This is a simple but very valuable bit of working practical for such things as lettering in perspec-
knowledge, Any drawing or design can be tive, wall and floor designs, or placement of any squared off and projected in perspective on design in any flat plane of your subject, either a vertical or a horizontal plane. This is/ \
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TO LOCATE. POINT/ INTHe OÊ/ICN, LÊTTTIÎ.R. THE LI NÍJ" IN ONE DIRECTION AND NliMOttt THEM IM THE OTHfiR, THy/E3 if 1H F. CENTER OP CIRCLE.
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TO LOCATE. POINT/ INTHe OÊ/ICN, LÊTTTIÎ.R. THE LI NÍJ" IN ONE DIRECTION AND NliMOttt THEM IM THE OTHfiR, THy/E3 if 1H F. CENTER OP CIRCLE.
HORIION
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Any design can be repeated in perspective. ■ Simply square off the design. The squares serve as guide lines for the points to be followed. By laying out such points on the squares, you can readily approximate the position of the points on the divided rectangle in perspective. Draw diagonals to repeat the blocks.
HORIZONTAL PROJECTION
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The ground plane is always considered as a level plane, have their vanishing points on that hori-
plane stretching out to the horizon. All other zon, Inclined planes vanish ahove or below the level planes, or planes parallel to the ground horizon.
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Drawing roofs is a problem to one who does not know perspective. A roof, being an inclined plane with two edges parallel to the ground, has two vanishing points, The edges parallel to the ground plane vanish on the horizon at the van ishing point of the building. The inclined edges vanish above or below the horizon on a vertical line drawn through the vanishing point of the building. Many artists do not know this.
¡tout és drcuo a roof correctly.
Drawing roofs is a problem to one who does not know perspective. A roof, being an inclined plane with two edges parallel to the ground, has two vanishing points, The edges parallel to the ground plane vanish on the horizon at the van
¡tout és drcuo a roof correctly.
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The pyramid and similar forms are exceptions to the general rule, in that they have no vanishing points except those for the base lines. A conical form has no vanishing points except those for the block inside which the form is constructed. We must always build such forms from a block in corrcct perspective, since there is no other way to relate them to the horizon.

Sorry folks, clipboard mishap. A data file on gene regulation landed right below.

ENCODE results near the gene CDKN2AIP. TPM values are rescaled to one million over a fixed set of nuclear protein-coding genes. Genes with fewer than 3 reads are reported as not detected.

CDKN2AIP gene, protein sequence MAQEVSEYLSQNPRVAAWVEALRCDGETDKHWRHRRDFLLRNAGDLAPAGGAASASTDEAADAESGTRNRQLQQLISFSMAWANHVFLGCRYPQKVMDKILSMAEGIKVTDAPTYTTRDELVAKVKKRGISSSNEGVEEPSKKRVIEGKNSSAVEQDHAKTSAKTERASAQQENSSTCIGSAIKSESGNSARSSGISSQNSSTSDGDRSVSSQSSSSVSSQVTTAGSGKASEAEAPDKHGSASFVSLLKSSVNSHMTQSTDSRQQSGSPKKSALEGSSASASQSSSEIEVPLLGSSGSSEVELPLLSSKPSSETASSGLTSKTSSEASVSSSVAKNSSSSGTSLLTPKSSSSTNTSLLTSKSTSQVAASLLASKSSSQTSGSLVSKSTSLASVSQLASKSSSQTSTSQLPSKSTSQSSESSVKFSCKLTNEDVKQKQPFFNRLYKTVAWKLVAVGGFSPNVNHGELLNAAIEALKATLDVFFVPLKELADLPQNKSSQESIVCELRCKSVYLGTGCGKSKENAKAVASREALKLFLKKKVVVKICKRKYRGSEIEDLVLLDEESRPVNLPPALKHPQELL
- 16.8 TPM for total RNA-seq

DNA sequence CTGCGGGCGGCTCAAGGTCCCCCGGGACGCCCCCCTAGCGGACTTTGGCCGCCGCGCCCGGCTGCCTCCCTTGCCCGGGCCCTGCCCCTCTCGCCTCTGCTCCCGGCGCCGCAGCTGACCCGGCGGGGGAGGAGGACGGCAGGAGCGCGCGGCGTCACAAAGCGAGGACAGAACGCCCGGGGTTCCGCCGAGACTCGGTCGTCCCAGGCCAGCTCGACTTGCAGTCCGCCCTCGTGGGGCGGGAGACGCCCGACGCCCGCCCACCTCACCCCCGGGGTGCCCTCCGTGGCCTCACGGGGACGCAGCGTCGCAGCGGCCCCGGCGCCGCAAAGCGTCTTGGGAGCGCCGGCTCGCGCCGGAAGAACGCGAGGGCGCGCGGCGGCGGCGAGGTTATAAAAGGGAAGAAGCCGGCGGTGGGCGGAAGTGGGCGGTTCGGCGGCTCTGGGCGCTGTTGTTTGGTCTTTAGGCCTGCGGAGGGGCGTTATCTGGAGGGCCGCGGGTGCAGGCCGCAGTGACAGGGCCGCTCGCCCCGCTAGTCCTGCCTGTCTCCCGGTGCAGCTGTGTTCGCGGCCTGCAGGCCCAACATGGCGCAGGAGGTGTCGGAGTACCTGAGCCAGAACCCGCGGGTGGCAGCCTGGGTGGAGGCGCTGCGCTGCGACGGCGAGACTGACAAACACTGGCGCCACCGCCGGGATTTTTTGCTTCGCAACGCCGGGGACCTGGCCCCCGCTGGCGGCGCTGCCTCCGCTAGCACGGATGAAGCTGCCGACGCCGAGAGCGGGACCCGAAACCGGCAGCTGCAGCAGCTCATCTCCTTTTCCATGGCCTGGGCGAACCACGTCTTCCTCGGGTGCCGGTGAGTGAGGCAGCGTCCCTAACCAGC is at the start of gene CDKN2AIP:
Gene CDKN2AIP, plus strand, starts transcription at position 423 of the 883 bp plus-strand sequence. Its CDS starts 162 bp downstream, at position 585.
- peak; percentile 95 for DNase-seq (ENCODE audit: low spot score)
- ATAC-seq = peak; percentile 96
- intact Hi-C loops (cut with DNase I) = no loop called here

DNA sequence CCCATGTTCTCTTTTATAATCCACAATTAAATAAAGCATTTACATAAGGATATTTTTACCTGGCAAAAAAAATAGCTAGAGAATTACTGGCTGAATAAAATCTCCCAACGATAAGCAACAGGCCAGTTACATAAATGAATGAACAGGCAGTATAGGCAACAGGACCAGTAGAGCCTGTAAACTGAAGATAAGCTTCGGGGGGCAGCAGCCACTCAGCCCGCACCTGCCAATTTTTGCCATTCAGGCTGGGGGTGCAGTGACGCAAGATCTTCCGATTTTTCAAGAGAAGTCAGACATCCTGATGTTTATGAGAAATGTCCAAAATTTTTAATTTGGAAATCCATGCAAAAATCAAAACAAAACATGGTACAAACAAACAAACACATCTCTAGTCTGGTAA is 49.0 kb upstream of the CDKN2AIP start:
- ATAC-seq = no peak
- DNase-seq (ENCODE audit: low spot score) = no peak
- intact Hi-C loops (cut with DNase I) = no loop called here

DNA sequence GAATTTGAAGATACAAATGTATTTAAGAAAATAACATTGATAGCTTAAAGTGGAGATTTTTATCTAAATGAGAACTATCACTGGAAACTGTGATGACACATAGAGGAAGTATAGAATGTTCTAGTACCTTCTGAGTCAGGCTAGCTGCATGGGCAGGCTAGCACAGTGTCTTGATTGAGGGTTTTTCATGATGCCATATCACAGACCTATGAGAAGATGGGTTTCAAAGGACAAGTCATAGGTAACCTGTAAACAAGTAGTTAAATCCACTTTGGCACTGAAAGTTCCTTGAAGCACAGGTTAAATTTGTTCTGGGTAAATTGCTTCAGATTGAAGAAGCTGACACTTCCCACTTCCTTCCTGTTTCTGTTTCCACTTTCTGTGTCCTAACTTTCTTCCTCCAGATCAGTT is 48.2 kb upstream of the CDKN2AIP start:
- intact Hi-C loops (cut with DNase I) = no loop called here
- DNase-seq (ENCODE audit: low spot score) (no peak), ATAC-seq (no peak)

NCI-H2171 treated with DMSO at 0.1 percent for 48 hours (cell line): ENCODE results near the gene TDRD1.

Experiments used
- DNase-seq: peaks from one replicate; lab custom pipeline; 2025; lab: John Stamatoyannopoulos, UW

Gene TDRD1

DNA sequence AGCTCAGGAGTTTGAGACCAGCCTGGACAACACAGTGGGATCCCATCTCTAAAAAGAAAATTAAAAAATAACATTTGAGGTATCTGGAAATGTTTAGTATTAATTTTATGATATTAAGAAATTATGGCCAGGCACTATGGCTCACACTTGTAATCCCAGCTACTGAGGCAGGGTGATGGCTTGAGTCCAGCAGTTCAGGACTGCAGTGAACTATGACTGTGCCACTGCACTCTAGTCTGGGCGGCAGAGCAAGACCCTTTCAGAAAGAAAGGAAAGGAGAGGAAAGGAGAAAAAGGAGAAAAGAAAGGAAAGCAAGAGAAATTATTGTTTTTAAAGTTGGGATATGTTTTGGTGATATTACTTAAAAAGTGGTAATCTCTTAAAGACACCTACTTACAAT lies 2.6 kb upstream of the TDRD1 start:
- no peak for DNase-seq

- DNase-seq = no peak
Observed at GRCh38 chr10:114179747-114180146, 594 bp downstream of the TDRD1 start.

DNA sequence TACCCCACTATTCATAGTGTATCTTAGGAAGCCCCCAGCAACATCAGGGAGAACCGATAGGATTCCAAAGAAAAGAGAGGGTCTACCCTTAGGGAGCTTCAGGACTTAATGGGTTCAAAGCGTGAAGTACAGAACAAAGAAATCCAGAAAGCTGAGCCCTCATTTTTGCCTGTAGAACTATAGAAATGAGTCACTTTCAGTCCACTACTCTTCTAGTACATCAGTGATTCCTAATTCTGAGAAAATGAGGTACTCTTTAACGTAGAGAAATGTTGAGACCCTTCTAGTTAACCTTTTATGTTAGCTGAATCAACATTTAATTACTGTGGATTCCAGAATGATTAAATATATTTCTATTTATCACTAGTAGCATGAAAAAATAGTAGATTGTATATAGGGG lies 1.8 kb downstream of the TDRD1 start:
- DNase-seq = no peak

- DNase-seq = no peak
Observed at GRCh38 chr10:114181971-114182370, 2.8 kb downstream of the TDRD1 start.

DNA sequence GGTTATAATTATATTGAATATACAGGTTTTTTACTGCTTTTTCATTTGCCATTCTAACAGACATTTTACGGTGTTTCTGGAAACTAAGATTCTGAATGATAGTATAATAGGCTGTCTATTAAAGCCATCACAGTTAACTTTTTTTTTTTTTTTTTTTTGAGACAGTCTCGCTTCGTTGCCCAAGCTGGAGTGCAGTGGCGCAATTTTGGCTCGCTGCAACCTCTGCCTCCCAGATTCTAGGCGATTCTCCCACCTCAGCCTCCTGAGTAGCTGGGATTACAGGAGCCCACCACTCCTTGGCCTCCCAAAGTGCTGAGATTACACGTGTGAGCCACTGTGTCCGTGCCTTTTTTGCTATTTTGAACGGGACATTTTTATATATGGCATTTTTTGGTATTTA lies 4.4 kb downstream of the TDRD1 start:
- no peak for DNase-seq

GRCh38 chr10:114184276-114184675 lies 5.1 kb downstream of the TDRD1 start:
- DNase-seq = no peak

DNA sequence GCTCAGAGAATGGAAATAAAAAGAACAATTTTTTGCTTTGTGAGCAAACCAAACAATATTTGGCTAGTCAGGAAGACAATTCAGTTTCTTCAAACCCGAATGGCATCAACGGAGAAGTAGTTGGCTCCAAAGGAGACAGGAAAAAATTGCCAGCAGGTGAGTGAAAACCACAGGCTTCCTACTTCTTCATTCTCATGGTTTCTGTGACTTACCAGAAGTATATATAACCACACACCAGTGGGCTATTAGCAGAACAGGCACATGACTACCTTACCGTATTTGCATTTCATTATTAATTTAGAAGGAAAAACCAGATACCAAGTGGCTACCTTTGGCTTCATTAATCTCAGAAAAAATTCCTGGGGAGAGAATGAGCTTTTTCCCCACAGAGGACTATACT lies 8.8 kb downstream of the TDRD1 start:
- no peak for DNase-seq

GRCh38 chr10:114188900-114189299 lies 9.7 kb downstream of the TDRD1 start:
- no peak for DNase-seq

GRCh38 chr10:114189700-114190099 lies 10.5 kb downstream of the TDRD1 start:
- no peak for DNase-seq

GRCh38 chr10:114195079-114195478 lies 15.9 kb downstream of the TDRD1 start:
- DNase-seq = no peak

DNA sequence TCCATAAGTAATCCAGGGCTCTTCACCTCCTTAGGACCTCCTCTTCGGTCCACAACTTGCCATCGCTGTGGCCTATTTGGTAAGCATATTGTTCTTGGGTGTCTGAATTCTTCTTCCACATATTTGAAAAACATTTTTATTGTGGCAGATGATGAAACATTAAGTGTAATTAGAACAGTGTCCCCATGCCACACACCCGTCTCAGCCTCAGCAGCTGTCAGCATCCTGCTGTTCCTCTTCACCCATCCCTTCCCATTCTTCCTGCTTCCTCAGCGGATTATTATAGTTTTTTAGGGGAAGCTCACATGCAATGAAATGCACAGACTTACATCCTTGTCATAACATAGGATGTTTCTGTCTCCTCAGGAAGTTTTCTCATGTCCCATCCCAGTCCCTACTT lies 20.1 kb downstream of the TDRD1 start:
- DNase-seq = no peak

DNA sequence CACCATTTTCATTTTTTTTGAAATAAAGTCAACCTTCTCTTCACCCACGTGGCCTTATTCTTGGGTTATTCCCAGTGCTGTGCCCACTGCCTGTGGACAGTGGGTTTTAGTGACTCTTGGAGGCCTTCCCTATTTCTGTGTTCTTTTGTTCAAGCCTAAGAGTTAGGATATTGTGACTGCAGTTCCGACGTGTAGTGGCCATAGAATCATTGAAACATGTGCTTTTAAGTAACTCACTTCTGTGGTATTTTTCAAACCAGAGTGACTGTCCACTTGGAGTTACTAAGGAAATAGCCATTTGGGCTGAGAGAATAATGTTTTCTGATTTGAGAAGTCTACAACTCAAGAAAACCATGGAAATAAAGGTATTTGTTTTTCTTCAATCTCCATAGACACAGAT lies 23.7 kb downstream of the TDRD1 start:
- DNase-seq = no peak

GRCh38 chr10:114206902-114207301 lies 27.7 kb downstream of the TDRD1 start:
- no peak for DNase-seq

We must nil dors tan d that inclined planes do not vanish at the eye level or on the picture horizon. The horizon has only to do with level planes and planes with edges parallel to the level
In the drawing above, the road descends and then rises over a hillside. It then appears to drop over a crest into a valley below. This is accomplished by drawing the road in sections, each ground plane. This is confusing to the average student. Ascending planes always vanish above the horizon. Descending planes always vanish helow the horizon. Try to remember this.
with a different vanishing point. As the angle of each section changes, the vanishing points are raised, then dropped, to follow the contours of the ground plane.
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The problem of drawing a downgrade in perspective becomes simple onoe yon know the basic principle. A downgrade has its vanishing point below the horizon in a perpendicular line drawn through the vanishing point of the level planes. Note that there arc two horizons. The upper one is the "true horizon." The lower one, not being an eye level, is a "false horizon."
Since the roofs and floors of buildings arc built on level planes, they vanish in a point on the level horizon. The sloping planes vanish in a "false horizon," above or below the ground level.
The "true horizon" is always at eye level. Note that figures on the hill have been scaled to the lower horizon since they are affected by the slope.
For an upgrade view, the perspective principle is the opposite of that for a downgrade, in that the false horizon is above the true horizon. The
The roofs, floors, windows, base lines, and all other level planes vanish in a point on the true horizon. Any plane that is a part of the slope vanishes in the point above on the false horizon. As before, the figures are scaled to the horizon of the slope since they are stationed on an in-
vanishing point of the slope falls on a vertical line drawn through the vanishing point on the true horizon.
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